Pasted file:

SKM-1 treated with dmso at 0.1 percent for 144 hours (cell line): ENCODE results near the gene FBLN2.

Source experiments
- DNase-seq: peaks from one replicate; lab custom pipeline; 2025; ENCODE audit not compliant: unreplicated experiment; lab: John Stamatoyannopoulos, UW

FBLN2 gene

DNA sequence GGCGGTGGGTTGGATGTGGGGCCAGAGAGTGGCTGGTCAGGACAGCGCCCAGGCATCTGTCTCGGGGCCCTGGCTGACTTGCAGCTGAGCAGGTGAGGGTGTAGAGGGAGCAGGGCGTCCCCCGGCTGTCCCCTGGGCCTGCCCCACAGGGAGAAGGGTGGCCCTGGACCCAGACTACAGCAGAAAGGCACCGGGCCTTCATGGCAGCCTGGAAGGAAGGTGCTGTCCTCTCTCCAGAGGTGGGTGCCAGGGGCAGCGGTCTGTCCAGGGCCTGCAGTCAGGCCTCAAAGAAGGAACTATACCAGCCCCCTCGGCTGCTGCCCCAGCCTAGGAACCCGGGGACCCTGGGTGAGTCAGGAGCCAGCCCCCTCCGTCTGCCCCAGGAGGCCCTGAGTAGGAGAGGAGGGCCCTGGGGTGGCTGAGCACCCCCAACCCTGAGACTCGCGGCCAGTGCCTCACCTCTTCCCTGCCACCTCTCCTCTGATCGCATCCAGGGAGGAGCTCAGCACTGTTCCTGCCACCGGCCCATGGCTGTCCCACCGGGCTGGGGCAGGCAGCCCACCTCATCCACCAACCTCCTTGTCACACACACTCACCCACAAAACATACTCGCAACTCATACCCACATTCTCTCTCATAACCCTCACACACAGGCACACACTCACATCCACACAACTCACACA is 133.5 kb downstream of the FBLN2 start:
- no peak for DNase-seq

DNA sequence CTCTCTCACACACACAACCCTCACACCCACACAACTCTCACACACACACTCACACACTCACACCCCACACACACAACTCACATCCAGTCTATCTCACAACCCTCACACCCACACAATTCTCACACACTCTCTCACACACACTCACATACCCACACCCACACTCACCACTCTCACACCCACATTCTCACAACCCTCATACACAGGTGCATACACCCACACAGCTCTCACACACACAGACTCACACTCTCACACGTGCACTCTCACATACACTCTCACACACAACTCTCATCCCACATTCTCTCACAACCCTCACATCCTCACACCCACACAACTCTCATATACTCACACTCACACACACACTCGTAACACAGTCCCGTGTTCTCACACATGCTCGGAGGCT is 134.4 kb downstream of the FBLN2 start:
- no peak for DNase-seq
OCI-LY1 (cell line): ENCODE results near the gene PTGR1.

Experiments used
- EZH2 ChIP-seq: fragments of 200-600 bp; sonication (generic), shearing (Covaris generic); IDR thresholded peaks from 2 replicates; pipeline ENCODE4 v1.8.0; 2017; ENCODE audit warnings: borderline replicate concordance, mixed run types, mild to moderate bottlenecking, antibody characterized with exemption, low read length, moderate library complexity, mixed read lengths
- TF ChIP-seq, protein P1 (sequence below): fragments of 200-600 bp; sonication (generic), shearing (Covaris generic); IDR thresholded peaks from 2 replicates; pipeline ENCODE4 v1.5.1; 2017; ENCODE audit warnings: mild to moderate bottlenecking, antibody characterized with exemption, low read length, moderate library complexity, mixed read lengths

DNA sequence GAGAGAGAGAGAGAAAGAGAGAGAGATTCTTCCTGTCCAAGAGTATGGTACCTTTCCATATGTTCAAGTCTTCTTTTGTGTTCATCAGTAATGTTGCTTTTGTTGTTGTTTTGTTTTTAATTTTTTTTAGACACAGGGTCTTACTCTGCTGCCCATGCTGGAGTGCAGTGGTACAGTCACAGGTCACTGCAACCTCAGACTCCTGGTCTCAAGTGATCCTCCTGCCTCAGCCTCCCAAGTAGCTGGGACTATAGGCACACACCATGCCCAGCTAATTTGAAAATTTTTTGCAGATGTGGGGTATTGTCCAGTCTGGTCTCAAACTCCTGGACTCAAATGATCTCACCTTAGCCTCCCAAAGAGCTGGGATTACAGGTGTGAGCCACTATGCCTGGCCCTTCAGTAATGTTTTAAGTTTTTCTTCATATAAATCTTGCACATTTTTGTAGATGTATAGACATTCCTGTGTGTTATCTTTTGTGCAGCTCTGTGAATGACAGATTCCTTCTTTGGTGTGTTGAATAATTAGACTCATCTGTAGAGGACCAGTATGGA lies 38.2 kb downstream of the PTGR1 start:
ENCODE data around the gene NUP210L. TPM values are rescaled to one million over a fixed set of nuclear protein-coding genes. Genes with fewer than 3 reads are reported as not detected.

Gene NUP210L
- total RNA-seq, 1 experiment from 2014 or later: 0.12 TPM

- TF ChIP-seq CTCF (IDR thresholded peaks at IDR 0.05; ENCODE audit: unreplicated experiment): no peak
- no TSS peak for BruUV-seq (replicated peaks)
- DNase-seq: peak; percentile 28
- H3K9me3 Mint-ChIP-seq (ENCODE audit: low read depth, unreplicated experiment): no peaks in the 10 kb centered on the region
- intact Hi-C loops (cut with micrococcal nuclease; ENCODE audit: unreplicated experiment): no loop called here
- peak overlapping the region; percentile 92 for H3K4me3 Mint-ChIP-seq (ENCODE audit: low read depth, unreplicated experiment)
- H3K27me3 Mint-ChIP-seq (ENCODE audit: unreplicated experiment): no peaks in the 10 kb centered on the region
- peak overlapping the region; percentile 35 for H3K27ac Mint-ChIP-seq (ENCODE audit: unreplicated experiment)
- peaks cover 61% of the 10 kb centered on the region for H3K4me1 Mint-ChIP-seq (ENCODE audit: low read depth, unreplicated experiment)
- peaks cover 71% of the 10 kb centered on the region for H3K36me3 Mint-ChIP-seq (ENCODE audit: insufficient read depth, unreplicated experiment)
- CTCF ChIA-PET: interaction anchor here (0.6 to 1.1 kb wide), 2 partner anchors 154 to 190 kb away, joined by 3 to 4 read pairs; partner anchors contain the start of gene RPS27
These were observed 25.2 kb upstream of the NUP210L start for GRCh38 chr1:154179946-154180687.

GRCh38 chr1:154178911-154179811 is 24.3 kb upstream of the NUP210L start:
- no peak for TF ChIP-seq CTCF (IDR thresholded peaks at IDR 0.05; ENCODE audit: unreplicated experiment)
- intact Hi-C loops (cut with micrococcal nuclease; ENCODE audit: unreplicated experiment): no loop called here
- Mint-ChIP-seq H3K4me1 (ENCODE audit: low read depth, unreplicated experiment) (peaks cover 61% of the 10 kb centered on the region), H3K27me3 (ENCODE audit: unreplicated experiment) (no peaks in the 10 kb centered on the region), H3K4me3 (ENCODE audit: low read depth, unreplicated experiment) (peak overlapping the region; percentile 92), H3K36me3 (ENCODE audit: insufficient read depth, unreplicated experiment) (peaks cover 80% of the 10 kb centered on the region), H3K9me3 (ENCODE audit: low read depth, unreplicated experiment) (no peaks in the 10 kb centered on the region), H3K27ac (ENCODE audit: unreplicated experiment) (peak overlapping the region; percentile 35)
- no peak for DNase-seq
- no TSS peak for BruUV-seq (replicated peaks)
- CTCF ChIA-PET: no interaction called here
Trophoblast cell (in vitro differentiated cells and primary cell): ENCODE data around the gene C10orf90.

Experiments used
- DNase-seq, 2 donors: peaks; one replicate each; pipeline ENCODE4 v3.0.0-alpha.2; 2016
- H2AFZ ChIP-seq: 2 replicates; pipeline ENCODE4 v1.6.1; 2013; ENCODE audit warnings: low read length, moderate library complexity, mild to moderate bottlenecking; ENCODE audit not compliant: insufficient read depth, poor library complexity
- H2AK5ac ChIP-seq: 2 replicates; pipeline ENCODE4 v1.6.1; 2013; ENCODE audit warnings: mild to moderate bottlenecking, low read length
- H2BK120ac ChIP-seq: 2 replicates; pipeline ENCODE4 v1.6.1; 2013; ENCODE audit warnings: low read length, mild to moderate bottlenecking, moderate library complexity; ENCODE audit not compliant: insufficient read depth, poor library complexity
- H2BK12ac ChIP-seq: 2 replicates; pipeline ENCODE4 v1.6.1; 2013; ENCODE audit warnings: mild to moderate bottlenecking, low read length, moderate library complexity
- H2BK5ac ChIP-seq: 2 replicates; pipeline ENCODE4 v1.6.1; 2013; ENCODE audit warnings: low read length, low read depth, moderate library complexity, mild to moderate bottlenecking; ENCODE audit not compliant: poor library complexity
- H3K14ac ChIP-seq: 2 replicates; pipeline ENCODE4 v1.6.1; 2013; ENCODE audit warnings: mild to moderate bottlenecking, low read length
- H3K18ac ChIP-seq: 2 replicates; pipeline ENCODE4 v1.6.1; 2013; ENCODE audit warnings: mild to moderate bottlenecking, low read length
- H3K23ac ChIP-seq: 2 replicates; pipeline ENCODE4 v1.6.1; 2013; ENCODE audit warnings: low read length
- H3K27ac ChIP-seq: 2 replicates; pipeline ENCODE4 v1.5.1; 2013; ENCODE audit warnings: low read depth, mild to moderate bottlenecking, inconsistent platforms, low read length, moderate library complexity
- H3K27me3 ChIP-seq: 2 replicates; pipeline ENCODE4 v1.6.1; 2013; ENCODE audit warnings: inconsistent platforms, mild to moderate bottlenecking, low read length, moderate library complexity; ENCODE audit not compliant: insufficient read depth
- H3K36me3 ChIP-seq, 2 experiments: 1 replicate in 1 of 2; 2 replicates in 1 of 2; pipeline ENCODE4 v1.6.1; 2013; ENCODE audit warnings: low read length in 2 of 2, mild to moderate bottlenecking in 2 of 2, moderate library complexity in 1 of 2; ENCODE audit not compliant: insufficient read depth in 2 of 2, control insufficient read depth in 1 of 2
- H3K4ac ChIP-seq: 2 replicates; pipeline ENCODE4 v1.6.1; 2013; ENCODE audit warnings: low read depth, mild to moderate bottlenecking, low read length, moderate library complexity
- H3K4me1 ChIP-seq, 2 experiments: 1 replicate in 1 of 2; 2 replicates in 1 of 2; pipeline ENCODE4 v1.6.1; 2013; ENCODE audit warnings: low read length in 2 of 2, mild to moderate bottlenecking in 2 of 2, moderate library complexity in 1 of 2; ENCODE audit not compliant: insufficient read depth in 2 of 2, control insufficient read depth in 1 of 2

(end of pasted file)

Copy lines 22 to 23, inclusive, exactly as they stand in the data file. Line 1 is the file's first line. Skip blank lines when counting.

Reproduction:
- peak overlapping the region; percentile 92 for H3K4me3 Mint-ChIP-seq (ENCODE audit: low read depth, unreplicated experiment)
- H3K27me3 Mint-ChIP-seq (ENCODE audit: unreplicated experiment): no peaks in the 10 kb centered on the region